If cookbooks were musical, this is what making pasta would sound like. Made by a British filmmaker Tom Paxton, this playful 1-minute film captures the making of pasta in an intense, fast-paced, but absolutely beautiful way.
The video, which takes place of the course of two and a half days of cooking, starts with choosing a cookbook, busting out a pasta machine, and tossing the ingredients in—all in rhythm. The fast cuts and hypnotizing drumming transforms the simple act of making of pasta from scratch into a story about what happens in Paxton’s kitchen when a thunderstorm cuts his power (candles and a gas cooker comes in handy). Dough is slapped, a machine is cranked, oil is sizzled, and by the end, a steaming plate of pasta with meatballs finally emerges on the counter and the silence arrives again.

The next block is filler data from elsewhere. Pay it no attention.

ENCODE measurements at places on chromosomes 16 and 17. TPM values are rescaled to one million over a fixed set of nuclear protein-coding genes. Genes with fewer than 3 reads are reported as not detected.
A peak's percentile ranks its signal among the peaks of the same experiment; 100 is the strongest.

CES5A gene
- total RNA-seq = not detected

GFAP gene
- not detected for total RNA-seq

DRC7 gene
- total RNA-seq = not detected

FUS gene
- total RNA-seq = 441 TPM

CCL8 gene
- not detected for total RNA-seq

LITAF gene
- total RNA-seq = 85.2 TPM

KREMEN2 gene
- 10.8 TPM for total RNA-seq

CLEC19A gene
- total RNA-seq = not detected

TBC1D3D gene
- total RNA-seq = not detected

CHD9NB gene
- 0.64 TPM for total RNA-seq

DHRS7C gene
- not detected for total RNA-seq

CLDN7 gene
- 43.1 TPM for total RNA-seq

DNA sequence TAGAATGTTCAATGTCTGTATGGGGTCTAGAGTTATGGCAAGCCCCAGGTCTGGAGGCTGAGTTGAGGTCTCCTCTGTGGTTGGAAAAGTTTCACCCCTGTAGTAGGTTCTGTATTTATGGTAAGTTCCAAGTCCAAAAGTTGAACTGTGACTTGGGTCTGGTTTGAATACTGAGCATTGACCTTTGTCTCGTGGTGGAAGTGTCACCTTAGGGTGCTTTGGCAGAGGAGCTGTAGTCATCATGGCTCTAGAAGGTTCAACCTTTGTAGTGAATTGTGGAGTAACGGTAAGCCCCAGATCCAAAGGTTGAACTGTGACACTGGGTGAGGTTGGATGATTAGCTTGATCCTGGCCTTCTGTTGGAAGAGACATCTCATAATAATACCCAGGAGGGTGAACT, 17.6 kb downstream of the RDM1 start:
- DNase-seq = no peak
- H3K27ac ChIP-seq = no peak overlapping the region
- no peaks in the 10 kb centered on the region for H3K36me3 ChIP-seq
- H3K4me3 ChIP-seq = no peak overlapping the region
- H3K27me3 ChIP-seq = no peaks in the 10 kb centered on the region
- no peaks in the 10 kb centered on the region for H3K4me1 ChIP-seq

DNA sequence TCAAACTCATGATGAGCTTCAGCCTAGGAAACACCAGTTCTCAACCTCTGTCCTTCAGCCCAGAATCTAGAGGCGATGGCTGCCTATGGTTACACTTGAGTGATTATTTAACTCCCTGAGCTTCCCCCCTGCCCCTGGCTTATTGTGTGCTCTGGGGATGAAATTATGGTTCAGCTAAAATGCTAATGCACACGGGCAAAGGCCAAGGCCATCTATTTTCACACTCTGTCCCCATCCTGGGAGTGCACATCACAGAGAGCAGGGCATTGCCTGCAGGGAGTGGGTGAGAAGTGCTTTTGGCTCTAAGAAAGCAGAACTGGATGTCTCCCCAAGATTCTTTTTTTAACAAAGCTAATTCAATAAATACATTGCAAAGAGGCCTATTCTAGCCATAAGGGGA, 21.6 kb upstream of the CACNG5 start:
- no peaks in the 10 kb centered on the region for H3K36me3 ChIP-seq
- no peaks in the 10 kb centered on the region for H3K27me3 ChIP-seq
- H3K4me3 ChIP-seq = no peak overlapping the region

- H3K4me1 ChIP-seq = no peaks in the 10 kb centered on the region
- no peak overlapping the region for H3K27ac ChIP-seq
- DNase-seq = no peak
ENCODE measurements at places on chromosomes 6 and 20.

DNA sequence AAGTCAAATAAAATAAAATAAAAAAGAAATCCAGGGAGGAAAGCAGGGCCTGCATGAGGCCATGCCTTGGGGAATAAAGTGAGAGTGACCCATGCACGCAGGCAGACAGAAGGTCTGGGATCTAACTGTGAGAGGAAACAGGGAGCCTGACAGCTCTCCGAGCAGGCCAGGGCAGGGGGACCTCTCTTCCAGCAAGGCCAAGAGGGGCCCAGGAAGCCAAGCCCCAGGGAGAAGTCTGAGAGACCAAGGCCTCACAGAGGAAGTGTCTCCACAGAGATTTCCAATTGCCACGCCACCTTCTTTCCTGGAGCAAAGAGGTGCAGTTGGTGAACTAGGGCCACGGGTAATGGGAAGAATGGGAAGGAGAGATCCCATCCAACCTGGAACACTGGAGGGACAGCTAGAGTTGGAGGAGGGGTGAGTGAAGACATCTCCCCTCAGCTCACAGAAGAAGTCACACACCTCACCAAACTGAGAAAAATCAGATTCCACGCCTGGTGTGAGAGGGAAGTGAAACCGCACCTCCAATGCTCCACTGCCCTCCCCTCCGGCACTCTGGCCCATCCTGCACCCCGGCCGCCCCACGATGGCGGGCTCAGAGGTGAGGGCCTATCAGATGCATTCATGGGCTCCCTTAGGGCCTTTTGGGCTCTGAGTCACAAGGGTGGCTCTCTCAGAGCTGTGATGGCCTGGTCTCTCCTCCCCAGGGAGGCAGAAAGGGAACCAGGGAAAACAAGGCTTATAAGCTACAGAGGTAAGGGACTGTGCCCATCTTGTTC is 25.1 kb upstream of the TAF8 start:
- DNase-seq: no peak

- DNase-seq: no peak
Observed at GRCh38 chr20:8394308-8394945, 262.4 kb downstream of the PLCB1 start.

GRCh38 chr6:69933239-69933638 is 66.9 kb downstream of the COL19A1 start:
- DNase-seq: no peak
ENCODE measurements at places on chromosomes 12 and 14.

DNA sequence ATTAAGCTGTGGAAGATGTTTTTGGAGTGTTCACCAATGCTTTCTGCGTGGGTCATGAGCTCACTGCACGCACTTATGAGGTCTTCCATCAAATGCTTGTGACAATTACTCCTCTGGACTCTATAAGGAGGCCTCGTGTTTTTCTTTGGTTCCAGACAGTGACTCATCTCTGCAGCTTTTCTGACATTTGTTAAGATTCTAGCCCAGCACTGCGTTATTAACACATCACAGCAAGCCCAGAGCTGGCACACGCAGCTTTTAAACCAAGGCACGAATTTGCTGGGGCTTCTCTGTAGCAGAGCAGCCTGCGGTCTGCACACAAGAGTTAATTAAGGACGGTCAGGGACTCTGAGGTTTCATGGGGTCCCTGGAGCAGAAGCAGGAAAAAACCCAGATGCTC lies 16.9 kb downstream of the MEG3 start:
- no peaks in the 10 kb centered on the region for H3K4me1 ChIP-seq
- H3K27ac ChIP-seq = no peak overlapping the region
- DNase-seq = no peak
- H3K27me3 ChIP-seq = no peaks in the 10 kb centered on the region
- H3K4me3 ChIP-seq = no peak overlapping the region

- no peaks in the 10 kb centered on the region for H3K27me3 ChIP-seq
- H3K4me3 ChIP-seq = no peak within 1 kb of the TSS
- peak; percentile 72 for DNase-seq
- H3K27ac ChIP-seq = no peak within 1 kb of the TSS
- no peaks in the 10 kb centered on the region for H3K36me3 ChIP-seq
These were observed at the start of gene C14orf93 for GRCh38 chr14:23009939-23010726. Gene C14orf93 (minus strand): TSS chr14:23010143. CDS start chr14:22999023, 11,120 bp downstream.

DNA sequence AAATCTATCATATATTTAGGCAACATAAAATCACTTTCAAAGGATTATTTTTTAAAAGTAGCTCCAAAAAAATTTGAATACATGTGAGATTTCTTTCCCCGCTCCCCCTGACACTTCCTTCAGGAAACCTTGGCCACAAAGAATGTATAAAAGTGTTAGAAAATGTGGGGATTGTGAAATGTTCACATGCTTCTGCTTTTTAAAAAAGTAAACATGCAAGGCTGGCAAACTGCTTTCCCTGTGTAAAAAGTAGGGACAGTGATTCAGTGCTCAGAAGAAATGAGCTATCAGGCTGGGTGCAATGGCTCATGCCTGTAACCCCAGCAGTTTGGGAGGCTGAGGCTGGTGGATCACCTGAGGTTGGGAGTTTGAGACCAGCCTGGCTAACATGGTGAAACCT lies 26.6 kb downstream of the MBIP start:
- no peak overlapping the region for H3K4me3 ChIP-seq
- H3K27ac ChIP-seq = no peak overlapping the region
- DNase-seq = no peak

It’s a playful way to highlight the importance of sound to culinary experiences. Scientists have found that sound can act as “sonic seasoning,” according to Quartz: when noise is added to an dining experience, it can affect the levels of sweetness, bitterness, or sourness people perceive in their food. For example, sweeter notes make your toffee taste sweeter whereas harsh, unpleasant sounds enhance bitterness. (If you wany to explore more with sound tasting, try out pairing chocolate with music using this Belgian project, The Sound of Chocolate).
Back to our musical pasta video: I have to warn you, afterwards you’ll kind of want to smash something—like this Swedish chef, who rage-cooks basically by hitting ingredients—or make some pasta with meatballs. For that, check out our recipe for Lou Di Palo’s luxurious spaghetti and meatballs recipe.